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From the September 1932 issue of The Christian Science Journal

ALL civilized mankind is striving for what it calls progress. The Christian Scientist has reason to be keenly interested in the progressive activities of the world, for he is gratefully learning something of the nature of true progress and how human limitations are removed. He longs to be an active factor in the elimination of all that retards universal well-being. The student of Christian Science is learning that that which makes for universal progress, freedom, salvation, begins with the individual, and he looks within his own experience to see how much of progress is being demonstrated there. For how can he hope to aid effectively in the solution of world problems until he has gained a measure of success in understanding and handling the perplexities which confront his own daily experience? Perhaps though he seems to have been diligently at work, his problems are still unsolved, and he seeks an explanation. Let such a one take up those wonderful instruments of aid in study, the Concordances to the writings of Mary Baker Eddy, and with their help ponder the illuminating statements of our inspired Leader regarding the path of progress.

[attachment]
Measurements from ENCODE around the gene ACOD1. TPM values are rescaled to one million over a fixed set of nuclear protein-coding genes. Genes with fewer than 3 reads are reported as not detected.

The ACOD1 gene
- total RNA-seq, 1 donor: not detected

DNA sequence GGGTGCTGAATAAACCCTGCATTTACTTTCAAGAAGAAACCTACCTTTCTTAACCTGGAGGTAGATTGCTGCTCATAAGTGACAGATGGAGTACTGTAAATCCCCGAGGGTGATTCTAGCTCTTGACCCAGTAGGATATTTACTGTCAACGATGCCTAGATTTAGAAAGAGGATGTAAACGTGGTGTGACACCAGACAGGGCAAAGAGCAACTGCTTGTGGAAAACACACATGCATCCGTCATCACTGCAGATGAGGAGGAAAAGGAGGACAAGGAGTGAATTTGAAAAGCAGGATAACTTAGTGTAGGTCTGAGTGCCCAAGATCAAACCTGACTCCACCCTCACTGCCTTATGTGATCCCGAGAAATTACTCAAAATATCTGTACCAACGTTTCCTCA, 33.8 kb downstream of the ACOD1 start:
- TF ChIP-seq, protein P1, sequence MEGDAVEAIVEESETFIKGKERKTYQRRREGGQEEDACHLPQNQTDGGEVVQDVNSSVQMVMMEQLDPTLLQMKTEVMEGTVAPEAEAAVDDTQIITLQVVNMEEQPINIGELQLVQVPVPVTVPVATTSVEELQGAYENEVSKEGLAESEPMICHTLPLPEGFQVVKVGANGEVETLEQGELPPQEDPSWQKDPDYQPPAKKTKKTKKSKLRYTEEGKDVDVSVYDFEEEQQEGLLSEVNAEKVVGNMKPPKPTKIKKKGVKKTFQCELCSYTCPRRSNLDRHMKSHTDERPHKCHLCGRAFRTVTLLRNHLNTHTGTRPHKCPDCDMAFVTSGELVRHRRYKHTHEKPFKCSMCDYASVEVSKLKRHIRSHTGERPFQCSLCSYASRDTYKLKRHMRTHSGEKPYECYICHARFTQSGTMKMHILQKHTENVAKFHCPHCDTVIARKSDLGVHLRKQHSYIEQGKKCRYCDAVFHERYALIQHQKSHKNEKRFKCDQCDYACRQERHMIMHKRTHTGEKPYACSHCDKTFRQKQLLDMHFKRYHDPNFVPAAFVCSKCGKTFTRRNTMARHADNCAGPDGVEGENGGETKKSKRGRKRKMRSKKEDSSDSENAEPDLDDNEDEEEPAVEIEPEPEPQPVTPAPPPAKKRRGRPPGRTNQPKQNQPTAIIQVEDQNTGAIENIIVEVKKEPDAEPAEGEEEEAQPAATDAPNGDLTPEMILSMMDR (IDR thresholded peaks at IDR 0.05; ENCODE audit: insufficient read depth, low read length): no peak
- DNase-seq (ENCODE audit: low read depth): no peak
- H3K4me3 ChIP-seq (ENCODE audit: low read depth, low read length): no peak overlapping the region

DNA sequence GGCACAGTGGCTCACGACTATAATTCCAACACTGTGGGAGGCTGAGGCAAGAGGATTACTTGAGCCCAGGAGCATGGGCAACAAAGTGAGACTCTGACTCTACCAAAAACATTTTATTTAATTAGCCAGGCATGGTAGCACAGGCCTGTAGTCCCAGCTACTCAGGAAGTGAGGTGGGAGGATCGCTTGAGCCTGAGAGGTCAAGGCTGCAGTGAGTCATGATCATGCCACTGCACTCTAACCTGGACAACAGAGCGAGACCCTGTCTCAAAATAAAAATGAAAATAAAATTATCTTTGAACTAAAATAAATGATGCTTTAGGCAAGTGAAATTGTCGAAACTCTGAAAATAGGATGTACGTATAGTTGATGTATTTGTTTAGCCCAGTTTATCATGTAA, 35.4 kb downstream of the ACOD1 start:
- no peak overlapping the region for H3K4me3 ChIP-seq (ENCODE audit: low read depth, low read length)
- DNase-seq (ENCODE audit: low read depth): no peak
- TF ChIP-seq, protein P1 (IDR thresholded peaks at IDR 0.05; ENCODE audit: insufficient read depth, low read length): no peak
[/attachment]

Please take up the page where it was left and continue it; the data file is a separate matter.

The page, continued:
To one who seems at a standstill comes this thought-provoking statement on page 353 of "Science and Health with Key to the Scriptures" by Mary Baker Eddy: "When we learn that error is not real, we shall be ready for progress." The question then arises, Am I ready for progress? There is a step required preliminary to readiness for advancement—the learning that "error is not real." One may ask himself, Am I truly learning this great fact, or am I sitting down before what seem to be vexatious, stubborn, limiting, fearful situations and regarding them as real now, but hoping that presently something or someone will lift them out of the path, or that time will work a change, and I can go on?

Not until we learn that they are not real now, are not really there in the path, are we able to take the forward step. How can we be sure that they are not there, these apparently real and formidable and seemingly substantial obstacles? Because God has said, "Do not I fill heaven and earth?" What, then, can there be besides? And Mrs. Eddy says (Science and Health, p. 351): "We cannot bring out the practical proof of Christianity, which Jesus required, while error seems as potent and real to us as Truth, and while we make a personal devil and an anthropomorphic God our starting-points,— especially if we consider Satan as a being coequal in power with Deity, if not superior to Him."

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